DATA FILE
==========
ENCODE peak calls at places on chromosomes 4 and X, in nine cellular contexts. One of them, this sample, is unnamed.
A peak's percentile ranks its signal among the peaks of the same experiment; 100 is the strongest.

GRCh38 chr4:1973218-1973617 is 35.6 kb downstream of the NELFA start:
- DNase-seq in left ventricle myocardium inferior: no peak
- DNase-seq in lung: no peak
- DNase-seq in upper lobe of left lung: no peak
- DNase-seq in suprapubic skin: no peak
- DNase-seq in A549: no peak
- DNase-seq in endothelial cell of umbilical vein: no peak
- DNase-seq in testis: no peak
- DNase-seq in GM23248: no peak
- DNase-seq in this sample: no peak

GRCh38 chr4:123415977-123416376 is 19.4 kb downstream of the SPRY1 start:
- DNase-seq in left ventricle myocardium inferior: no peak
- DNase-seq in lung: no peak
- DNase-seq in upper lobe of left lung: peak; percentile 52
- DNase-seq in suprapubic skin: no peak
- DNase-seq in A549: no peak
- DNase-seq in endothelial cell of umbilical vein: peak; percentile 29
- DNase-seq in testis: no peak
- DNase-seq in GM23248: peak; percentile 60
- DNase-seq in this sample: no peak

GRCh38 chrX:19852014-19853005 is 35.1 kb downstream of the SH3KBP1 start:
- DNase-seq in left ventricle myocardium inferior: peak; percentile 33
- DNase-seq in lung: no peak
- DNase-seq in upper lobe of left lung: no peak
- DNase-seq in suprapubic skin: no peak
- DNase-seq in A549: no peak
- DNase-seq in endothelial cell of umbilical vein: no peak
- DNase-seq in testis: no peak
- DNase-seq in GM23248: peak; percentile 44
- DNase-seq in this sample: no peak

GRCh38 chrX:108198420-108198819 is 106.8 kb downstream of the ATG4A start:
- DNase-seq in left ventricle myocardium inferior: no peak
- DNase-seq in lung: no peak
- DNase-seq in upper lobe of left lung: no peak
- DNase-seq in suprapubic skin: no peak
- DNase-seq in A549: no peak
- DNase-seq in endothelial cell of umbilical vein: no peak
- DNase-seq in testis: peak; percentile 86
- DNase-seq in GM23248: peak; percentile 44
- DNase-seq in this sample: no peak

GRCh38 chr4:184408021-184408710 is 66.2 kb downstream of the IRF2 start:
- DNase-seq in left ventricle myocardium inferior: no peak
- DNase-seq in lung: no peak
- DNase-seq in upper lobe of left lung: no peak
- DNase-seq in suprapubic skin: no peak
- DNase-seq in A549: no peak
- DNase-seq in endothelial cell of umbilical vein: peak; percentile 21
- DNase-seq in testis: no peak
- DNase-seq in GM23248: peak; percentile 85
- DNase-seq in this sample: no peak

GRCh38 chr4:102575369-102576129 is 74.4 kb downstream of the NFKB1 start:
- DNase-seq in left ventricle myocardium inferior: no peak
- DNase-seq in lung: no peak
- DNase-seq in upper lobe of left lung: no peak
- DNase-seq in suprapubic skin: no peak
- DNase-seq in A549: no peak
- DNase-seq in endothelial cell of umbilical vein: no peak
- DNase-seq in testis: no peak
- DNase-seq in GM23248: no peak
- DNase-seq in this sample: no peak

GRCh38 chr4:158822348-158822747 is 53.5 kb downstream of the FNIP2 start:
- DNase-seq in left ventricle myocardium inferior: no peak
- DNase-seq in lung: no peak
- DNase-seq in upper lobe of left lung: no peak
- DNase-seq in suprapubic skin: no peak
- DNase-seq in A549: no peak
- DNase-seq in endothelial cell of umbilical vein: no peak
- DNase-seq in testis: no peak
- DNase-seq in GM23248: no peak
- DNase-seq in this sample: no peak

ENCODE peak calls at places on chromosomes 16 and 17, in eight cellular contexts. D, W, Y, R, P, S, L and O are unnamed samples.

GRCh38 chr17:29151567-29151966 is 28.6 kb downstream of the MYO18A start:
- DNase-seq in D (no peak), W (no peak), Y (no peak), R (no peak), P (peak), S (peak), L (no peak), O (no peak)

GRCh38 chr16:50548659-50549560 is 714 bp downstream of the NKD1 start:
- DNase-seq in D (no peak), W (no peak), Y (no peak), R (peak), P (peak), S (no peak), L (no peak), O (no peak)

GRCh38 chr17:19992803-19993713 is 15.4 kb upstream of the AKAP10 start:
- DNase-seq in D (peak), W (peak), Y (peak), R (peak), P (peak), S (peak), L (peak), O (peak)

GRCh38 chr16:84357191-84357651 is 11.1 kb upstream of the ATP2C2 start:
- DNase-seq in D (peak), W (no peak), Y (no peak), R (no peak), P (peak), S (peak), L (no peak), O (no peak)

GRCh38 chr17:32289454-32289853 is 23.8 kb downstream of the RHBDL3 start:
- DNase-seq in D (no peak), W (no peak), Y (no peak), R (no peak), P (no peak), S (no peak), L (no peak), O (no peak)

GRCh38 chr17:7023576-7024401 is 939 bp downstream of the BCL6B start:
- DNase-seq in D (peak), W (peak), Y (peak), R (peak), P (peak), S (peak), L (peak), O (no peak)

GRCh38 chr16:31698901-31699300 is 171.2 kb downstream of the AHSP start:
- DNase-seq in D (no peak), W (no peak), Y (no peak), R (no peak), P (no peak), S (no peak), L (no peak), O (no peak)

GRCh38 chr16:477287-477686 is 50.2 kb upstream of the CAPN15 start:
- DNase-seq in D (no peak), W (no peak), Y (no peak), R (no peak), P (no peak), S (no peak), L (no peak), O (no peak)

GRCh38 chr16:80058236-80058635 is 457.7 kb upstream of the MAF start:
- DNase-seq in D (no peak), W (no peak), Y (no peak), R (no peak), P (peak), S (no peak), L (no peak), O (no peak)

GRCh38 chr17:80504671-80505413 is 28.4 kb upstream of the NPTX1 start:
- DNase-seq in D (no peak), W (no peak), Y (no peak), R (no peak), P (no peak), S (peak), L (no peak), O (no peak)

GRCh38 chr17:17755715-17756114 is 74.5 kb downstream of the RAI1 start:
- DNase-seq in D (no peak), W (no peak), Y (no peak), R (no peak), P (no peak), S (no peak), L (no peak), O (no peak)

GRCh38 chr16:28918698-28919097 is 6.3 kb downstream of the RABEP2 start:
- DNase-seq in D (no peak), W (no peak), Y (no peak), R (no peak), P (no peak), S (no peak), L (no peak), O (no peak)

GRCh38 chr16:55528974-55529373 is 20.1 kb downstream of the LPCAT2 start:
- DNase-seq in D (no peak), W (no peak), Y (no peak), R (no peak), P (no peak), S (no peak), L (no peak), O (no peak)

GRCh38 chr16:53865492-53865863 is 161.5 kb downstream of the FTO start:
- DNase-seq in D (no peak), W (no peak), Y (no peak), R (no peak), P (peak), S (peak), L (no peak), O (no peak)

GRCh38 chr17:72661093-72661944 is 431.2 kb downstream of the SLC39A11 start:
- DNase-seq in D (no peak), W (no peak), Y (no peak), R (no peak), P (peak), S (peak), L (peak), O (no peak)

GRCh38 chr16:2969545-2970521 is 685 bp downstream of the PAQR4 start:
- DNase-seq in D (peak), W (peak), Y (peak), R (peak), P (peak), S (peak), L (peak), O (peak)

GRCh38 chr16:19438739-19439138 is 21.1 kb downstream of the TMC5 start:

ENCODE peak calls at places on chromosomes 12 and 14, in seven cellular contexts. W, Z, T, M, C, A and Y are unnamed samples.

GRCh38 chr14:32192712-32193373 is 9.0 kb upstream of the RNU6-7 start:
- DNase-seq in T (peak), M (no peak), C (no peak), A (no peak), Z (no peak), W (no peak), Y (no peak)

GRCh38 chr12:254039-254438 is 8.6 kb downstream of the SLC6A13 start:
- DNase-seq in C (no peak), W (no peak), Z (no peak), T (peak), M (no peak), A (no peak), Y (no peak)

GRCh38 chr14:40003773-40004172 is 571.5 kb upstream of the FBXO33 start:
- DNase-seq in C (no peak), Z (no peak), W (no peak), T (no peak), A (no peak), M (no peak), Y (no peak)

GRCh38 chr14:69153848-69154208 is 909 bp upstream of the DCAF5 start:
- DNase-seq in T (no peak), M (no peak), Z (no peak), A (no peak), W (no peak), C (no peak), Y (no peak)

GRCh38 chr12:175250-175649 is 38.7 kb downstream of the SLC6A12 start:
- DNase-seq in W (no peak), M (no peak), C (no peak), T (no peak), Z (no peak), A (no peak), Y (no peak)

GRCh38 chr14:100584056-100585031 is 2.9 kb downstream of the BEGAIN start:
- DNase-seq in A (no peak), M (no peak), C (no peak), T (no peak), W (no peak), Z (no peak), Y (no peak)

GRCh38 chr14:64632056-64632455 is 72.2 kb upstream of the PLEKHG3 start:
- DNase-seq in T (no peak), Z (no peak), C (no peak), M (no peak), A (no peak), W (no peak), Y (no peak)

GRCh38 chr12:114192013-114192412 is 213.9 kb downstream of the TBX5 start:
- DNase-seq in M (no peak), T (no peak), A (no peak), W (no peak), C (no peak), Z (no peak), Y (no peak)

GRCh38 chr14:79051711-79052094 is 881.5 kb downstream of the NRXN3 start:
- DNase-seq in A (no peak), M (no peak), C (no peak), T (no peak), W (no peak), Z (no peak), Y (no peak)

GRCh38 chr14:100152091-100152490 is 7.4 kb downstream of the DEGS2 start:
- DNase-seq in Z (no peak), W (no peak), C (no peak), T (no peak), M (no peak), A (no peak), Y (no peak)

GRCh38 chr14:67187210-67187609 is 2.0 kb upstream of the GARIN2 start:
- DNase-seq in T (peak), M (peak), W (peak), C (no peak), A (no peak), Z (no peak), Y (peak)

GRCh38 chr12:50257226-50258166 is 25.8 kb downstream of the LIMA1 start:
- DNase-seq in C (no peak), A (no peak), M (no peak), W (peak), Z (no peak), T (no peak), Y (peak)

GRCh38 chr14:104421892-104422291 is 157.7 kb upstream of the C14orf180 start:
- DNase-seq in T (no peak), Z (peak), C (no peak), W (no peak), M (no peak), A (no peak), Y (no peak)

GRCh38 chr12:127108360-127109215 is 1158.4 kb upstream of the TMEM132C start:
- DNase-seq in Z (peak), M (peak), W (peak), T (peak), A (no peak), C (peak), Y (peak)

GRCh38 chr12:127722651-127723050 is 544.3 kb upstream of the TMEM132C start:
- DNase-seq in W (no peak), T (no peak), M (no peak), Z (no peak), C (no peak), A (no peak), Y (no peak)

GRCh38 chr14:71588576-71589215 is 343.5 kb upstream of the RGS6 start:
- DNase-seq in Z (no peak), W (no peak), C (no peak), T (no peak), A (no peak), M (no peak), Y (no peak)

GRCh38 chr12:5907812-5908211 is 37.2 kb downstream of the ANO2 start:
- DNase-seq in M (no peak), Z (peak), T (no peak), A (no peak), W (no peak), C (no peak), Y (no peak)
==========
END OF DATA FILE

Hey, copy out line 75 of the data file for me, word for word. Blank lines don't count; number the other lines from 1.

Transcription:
- DNase-seq in D (no peak), W (no peak), Y (no peak), R (no peak), P (peak), S (peak), L (no peak), O (no peak)